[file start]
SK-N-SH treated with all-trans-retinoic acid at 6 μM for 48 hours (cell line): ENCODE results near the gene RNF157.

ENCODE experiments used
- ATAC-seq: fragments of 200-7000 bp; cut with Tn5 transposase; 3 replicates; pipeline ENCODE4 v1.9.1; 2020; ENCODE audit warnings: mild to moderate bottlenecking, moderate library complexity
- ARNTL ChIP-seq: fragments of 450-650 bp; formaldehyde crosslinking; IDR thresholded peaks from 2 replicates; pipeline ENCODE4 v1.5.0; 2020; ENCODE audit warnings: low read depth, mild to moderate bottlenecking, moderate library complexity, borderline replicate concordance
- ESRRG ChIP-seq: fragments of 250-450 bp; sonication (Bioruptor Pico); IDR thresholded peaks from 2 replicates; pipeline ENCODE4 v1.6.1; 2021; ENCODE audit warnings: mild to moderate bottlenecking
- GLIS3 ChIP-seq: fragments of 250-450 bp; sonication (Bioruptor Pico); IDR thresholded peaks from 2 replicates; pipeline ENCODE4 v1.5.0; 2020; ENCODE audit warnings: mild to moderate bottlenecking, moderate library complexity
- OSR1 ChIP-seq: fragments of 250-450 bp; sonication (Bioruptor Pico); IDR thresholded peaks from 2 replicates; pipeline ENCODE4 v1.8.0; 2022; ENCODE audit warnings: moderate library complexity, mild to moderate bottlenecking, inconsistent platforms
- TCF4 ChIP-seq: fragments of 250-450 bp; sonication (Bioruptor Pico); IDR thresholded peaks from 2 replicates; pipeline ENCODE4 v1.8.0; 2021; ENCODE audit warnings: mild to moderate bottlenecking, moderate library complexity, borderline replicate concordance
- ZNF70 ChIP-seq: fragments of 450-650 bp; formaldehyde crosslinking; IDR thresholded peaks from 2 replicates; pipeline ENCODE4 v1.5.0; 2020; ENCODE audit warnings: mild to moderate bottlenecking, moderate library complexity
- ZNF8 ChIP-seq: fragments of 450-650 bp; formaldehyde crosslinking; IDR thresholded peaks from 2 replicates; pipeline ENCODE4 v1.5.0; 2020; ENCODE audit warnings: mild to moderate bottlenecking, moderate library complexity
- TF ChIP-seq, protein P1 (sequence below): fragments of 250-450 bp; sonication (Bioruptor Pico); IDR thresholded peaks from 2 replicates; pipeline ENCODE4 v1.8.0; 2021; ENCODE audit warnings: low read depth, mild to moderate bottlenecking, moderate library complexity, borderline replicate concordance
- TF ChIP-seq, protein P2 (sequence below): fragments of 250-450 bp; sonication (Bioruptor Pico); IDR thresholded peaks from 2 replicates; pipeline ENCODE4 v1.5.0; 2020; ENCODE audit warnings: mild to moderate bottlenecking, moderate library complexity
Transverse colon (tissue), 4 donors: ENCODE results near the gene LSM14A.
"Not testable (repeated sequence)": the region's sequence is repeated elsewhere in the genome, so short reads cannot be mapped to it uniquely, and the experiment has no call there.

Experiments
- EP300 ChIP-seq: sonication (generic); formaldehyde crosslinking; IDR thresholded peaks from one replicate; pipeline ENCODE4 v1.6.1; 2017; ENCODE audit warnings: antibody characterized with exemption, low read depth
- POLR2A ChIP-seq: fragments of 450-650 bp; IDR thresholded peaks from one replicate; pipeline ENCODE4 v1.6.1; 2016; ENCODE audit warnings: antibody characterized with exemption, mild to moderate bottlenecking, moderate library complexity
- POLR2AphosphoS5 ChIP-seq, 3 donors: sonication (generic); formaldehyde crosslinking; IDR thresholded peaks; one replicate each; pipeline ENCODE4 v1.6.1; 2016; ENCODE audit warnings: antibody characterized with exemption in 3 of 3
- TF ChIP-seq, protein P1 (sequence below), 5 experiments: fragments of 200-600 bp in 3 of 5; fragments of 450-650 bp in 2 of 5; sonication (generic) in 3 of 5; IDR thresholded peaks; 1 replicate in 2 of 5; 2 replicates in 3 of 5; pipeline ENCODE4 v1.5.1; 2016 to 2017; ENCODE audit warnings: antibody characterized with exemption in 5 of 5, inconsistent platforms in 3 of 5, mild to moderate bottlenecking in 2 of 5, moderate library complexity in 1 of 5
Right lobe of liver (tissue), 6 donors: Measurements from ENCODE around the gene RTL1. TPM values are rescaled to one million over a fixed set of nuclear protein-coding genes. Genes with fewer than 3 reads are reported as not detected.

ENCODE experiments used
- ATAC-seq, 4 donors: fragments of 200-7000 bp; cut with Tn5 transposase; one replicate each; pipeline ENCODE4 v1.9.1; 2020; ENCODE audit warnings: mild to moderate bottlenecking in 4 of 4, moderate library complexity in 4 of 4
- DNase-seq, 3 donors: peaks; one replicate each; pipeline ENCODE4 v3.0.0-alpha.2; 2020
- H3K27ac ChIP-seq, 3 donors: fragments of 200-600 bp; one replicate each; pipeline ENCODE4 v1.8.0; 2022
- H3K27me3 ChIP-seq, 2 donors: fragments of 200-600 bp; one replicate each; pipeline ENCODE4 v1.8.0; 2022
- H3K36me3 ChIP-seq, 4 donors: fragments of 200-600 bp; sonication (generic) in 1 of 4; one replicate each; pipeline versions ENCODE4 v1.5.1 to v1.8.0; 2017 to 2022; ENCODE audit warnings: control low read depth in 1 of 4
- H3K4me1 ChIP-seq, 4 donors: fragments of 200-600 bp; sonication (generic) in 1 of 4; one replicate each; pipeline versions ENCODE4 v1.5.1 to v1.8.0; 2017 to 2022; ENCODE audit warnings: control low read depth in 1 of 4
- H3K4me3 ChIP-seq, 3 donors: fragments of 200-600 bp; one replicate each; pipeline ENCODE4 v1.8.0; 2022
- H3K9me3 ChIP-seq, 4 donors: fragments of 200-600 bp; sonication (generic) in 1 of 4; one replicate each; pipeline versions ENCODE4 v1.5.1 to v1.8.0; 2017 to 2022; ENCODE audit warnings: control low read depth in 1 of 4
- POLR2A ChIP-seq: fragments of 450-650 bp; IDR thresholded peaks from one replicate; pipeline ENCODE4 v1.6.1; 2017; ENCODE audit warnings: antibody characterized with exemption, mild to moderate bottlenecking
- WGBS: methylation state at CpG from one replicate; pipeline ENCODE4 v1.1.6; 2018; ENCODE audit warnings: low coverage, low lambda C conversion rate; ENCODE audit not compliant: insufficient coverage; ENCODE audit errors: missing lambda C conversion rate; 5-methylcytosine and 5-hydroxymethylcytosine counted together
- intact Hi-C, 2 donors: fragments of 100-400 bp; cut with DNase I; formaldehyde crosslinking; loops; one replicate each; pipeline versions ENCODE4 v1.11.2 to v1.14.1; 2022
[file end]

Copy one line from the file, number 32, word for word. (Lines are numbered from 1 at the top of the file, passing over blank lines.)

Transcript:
- intact Hi-C, 2 donors: fragments of 100-400 bp; cut with DNase I; formaldehyde crosslinking; loops; one replicate each; pipeline versions ENCODE4 v1.11.2 to v1.14.1; 2022